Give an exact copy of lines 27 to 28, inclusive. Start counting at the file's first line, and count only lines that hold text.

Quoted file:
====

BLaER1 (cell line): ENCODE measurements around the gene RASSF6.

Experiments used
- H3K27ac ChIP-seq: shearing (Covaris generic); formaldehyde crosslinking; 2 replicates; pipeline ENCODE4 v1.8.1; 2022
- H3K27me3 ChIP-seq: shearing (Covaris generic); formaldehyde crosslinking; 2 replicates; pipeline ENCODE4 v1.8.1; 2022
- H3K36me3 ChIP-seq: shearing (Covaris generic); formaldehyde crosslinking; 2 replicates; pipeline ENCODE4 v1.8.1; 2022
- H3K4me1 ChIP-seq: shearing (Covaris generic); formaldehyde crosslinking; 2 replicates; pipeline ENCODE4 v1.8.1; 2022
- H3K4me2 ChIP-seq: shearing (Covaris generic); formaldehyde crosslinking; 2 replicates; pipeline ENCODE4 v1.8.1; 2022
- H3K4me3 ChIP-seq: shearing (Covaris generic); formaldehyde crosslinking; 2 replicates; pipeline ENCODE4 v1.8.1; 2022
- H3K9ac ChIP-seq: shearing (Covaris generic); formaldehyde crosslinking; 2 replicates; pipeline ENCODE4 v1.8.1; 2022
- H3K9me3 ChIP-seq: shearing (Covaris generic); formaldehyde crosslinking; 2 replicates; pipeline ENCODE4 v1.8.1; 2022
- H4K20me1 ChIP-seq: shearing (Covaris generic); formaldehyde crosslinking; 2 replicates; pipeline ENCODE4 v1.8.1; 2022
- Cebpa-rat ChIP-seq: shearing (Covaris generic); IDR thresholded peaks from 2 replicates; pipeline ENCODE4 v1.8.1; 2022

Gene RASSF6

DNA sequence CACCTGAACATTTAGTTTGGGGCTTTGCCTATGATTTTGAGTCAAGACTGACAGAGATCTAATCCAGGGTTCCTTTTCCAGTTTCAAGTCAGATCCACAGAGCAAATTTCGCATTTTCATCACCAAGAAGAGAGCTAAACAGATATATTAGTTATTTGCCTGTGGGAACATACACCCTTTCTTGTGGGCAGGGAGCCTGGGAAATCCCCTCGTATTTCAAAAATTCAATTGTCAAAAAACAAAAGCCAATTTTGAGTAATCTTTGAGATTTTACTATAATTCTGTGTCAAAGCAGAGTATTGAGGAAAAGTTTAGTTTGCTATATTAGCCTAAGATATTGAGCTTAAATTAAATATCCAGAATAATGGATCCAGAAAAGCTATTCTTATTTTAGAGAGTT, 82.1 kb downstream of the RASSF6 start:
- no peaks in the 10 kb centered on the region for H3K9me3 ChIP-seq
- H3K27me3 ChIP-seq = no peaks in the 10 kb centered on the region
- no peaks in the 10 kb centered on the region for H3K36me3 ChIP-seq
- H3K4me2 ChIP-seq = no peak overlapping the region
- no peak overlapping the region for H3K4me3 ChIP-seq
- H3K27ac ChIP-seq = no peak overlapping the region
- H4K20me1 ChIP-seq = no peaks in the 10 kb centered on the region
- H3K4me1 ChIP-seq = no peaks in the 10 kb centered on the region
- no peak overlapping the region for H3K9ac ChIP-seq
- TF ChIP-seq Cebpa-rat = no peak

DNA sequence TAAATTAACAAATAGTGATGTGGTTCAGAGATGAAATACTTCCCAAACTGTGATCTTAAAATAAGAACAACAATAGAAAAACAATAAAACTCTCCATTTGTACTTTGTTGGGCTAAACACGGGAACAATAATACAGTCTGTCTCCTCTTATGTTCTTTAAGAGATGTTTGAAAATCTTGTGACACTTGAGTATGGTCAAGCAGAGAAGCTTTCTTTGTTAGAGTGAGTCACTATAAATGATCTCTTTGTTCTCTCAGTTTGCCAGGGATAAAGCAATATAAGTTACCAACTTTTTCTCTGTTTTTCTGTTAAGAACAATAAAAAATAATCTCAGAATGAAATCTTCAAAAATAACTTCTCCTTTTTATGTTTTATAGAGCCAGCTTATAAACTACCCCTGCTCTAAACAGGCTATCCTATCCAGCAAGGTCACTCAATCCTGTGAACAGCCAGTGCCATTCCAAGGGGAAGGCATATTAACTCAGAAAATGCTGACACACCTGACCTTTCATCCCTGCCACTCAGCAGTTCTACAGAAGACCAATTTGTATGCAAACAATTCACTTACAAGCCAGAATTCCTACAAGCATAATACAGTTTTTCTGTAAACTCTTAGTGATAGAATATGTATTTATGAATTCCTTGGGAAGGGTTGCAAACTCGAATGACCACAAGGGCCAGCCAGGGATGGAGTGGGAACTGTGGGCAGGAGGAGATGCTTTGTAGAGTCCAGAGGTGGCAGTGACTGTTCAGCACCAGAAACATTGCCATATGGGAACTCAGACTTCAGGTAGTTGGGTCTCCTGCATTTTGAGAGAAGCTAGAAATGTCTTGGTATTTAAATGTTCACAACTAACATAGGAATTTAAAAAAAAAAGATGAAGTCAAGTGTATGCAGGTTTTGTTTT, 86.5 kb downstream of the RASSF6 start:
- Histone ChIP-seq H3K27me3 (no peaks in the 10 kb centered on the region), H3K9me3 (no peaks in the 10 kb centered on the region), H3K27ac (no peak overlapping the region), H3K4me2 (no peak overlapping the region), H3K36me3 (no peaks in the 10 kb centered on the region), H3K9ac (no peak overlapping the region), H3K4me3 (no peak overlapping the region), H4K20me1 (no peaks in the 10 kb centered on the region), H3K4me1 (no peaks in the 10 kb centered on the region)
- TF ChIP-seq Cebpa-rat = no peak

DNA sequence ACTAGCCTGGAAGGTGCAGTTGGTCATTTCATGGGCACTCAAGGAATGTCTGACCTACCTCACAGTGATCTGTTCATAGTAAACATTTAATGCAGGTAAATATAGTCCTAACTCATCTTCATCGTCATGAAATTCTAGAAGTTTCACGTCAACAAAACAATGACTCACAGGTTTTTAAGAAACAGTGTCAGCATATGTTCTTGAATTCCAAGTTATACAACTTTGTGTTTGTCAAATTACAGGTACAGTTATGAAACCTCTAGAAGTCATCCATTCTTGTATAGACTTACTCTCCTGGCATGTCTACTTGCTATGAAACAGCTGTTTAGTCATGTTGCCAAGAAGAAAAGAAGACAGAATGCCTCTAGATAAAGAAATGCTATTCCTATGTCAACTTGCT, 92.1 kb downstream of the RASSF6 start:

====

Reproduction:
- TF ChIP-seq Cebpa-rat = no peak

DNA sequence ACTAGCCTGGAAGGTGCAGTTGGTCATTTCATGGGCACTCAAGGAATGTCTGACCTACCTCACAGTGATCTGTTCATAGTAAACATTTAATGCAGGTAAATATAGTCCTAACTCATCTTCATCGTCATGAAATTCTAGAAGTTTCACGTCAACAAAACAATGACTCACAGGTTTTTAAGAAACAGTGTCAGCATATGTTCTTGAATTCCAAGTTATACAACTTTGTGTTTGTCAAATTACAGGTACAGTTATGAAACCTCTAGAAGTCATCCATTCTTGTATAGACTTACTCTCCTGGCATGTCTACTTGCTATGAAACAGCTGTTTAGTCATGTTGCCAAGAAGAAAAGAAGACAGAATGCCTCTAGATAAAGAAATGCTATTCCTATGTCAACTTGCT, 92.1 kb downstream of the RASSF6 start: